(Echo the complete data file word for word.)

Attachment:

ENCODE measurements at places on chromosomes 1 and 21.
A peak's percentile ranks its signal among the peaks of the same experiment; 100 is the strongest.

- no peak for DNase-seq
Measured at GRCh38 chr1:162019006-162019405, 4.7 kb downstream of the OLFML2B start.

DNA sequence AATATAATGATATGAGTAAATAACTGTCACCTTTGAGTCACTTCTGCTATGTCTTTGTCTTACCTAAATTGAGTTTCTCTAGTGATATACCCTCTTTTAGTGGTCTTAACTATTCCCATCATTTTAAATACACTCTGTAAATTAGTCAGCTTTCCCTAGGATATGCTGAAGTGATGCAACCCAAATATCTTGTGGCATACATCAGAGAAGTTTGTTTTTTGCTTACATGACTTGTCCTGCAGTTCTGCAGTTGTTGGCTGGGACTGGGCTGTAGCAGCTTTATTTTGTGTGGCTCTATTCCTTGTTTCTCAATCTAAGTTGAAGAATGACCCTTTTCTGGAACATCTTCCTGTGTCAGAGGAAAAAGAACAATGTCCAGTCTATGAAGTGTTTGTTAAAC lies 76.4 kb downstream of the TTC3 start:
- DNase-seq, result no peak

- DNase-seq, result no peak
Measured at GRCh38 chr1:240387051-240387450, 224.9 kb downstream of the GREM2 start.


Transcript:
ENCODE measurements at places on chromosomes 1 and 21.
A peak's percentile ranks its signal among the peaks of the same experiment; 100 is the strongest.

- no peak for DNase-seq
Measured at GRCh38 chr1:162019006-162019405, 4.7 kb downstream of the OLFML2B start.

DNA sequence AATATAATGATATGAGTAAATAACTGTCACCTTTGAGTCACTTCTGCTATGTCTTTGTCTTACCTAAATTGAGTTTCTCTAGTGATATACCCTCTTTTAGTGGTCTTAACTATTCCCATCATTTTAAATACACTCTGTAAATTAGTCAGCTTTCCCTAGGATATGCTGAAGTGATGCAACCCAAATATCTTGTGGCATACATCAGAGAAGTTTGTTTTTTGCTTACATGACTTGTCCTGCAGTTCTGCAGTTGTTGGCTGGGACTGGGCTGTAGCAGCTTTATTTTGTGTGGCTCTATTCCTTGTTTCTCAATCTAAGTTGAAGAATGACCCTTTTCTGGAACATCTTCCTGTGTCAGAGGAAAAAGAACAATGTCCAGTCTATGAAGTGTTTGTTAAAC lies 76.4 kb downstream of the TTC3 start:
- DNase-seq, result no peak

- DNase-seq, result no peak
Measured at GRCh38 chr1:240387051-240387450, 224.9 kb downstream of the GREM2 start.